Ken Fisher and Dain Stokes have a bad week

Compliance Software Future
The Future of Compliance
October 9, 2019
FINRA 2019 Report & Findings
October 23, 2019

It is not exactly an apples to apples comparison, but sometimes big financial gurus and small investment advisors can both have really bad weeks.

Early last week, Sabrina Willmer of Bloomberg reported that Ken Fisher of Fisher Investments shocked his audience at the Tiburon Strategic Advisors event with sexist and off-color remarks. He has been roundly rebuked for his “me too” moment and shocked by the industry’s and markets’ reactions. I’m an “easy guy to dislike,” he says because he manages so much money.  

In an emailed statement to HuffPost responding to a video of Fisher’s speech posted on Twitter by Alex Chalekian, head of Lake Avenue Financial, Fisher wrote: “While I said the words he cited I don’t think he heard me correctly and clearly misconstrued my meaning and certainly my intended meaning. Most of his slant is ‘gotcha’ wrong in my view. To the extent he and any others were offended, I apologize truly and sincerely.” 

According to Bloomberg, the revelations are bringing a different kind of attention to Fisher and the Camas, WA-based firm that he built into a powerhouse, with offices across the U.S. and Europe. Founded in 1979, Fisher Investments has become a key money manager for 175 institutional clients, as well as high-net-worth individuals. The firm’s investors include pensions for teachers and other public employees in Georgia, Iowa, Mississippi, and Ohio, none of whom had spoken out to date about the incident when contacted by Bloomberg News.

A few days later, InvestmentNews reported that a broker fired by LPL Financial in August is facing an injunction and asset freeze from New Hampshire’s Bureau of Securities Regulation. The Bureau alleges the broker, Dain F. Stokes, solicited two clients to invest more than half a million dollars in a fake African charity project in which he claimed Taylor Swift was personally involved. According to InvestmentNews Reporter Bruce Kelly, the New Hampshire bureau suspended Mr. Stokes’ license on Aug. 26, and LPL later fired him.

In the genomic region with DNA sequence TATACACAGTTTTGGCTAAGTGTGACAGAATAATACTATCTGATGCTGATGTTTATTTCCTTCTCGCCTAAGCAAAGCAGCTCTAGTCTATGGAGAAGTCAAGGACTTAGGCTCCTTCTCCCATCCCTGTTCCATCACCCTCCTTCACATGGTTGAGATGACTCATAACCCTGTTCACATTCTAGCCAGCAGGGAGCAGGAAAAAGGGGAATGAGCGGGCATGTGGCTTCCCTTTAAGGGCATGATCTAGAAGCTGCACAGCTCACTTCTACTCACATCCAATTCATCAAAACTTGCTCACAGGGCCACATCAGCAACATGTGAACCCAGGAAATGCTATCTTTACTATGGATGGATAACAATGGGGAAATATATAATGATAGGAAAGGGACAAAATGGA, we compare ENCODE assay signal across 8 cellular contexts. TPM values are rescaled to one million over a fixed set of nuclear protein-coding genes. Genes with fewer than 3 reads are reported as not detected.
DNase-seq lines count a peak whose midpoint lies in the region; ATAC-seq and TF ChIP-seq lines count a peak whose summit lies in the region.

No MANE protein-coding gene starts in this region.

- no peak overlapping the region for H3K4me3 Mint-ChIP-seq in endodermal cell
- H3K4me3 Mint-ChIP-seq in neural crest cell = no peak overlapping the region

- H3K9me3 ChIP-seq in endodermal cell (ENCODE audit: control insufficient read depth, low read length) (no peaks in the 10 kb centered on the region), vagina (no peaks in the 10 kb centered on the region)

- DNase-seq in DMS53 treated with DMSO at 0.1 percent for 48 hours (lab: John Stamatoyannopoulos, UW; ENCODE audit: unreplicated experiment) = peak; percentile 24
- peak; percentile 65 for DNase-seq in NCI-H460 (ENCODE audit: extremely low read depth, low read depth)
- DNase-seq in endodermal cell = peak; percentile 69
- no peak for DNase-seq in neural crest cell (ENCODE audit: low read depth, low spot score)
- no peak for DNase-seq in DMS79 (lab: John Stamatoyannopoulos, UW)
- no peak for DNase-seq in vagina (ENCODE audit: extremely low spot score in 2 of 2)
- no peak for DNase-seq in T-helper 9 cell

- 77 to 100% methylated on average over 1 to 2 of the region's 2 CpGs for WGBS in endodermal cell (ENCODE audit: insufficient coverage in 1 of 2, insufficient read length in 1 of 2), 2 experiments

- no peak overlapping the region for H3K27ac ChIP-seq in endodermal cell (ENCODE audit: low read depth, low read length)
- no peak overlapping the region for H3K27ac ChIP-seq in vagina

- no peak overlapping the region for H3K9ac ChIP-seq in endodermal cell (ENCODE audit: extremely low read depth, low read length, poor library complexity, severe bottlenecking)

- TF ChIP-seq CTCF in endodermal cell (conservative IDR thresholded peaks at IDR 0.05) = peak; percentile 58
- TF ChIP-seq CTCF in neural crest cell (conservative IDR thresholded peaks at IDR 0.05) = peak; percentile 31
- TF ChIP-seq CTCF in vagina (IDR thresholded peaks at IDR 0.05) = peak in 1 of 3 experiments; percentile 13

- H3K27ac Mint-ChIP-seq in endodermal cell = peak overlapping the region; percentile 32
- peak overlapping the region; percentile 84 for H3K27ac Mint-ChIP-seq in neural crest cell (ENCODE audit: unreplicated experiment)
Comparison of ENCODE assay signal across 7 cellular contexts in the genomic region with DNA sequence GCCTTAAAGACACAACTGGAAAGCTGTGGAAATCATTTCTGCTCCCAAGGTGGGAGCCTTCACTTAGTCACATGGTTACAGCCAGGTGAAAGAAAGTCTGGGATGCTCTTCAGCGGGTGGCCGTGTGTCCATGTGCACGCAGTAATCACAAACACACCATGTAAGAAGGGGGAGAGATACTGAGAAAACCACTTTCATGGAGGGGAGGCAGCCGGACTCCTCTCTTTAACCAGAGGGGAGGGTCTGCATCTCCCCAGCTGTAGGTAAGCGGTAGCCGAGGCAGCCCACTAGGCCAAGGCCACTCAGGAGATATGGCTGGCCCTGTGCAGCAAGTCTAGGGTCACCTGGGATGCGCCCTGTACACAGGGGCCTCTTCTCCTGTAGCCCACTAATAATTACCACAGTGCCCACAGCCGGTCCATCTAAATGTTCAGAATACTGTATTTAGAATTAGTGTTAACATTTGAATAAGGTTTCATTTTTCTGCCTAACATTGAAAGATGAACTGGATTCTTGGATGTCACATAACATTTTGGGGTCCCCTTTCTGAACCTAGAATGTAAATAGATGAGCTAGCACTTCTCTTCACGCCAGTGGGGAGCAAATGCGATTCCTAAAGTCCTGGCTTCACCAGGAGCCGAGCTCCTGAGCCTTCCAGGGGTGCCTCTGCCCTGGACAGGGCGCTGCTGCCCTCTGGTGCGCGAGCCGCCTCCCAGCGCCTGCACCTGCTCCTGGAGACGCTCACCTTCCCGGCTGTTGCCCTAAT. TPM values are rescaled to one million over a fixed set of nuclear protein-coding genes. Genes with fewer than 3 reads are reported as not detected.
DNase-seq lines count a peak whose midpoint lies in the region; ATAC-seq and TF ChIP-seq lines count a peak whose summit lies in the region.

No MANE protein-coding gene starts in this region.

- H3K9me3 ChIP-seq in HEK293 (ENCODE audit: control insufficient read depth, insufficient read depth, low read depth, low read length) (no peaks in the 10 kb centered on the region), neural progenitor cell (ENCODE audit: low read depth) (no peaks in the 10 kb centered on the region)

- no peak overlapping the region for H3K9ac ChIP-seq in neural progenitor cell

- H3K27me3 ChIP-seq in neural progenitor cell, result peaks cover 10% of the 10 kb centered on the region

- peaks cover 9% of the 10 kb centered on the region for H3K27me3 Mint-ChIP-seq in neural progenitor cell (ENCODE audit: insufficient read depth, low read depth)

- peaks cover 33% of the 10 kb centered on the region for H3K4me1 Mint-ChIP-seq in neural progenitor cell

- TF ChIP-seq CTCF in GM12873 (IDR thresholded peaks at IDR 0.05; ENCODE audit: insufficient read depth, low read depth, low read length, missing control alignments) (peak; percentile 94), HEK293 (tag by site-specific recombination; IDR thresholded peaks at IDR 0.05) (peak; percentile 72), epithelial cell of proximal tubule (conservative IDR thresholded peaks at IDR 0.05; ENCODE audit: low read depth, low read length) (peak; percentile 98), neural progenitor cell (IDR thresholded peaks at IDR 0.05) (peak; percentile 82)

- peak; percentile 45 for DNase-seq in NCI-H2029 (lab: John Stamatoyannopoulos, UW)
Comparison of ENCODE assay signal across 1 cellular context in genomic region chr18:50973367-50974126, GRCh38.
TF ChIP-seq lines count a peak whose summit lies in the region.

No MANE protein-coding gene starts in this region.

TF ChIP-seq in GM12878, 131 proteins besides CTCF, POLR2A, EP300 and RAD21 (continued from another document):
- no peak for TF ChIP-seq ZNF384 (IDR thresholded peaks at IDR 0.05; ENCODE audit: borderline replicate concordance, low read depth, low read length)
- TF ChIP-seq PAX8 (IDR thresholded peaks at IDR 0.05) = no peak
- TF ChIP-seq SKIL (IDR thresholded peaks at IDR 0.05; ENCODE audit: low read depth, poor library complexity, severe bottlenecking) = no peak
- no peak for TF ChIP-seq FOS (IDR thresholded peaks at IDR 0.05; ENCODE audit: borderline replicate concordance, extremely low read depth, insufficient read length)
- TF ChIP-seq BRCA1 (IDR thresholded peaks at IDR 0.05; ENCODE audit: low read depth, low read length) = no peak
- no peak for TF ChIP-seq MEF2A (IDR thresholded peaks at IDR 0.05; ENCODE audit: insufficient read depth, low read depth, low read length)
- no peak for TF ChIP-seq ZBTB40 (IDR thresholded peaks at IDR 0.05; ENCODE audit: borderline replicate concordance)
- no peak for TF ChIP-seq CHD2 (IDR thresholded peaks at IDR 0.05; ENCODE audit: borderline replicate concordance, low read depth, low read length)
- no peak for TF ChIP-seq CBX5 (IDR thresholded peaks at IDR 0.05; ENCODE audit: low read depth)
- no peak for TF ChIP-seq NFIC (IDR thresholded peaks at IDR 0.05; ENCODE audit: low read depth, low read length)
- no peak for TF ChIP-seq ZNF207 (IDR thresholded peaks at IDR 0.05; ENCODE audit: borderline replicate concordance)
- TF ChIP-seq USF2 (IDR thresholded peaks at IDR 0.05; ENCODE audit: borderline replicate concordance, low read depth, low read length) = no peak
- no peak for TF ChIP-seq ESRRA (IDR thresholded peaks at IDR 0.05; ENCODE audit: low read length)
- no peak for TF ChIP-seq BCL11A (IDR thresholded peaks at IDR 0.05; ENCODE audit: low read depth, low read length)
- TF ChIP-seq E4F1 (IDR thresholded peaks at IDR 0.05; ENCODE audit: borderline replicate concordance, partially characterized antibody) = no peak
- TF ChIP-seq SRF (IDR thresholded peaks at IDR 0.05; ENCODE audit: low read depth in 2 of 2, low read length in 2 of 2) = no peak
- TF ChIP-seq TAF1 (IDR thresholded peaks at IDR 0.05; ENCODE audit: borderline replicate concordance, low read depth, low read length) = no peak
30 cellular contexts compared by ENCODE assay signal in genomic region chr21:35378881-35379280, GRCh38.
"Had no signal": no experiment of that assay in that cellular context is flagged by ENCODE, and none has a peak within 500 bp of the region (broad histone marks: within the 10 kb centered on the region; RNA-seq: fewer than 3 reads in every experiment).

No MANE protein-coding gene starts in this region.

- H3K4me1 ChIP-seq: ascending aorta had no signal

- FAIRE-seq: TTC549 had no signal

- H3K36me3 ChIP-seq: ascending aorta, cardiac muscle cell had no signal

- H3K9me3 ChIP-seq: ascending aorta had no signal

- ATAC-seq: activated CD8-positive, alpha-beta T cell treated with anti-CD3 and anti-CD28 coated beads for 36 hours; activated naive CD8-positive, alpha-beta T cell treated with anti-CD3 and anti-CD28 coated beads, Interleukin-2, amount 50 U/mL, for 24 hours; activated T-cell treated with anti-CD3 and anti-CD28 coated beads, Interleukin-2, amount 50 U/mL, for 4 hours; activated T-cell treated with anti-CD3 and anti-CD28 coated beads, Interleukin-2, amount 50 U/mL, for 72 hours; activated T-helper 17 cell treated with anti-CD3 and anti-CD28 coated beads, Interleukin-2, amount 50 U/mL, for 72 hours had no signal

Apparently, in early August, a client of Stokes’ filed a police report alleging fraud related to a $201,000 investment project that the broker had classified as confidential. The client provided copies of canceled checks, unsecured promissory notes and text messages to the police.  Stokes is alleged to have solicited a total of at least $576,000 from two clients to purportedly invest in the African charity and claimed their investments would generate a 20 percent return. Mr. Stokes also allegedly touted the involvement of other notable people, including Bill Gates, in the charity.

According to an LPL spokesperson Jeff Mochal, “Mr. Stokes was terminated on Sept. 12 after we became aware of apparent financial misconduct. We continue to investigate this matter internally and cooperate with ongoing investigations.”

The saga’s unfolding follows the usual pattern. New Hampshire has found no evidence to support Stokes’ claims that the African charity is credible, and it believes he misappropriated investor money by transferring their funds to multiple people and entities across the country while at the same time using some of the investors’ money for personal expenses.”

Mr. Stokes’ assets are frozen, and he was also ordered not to contact clients he solicited in the African charity and not to receive new money from former clients, according to New Hampshire.

How can compliance deal with “loose lips” and fabricating scammers?

The loose lips will likely take care of themselves. Ken Fisher may not say he’s embarrassed, but he did say he did not want to be lumped into the same category as Jeffrey Epstein.

However, when it comes to fabricating scammers, that’s where Patrina can help. For more than 25 years, Patrina has been helping compliance professionals like you keep track of “bad apples,” and stay on the “straight and narrow” efficiently and cost-effectively. So, let’s talk. Call 212-233-1155 to ask about Patrina’s cost-effective, designated third-party services, our comprehensive 8-module compliance solution, and compliant data capture & file storage, and records archiving specifically designed for the financial services community. Be smart. Be covered.Let’s talk.  

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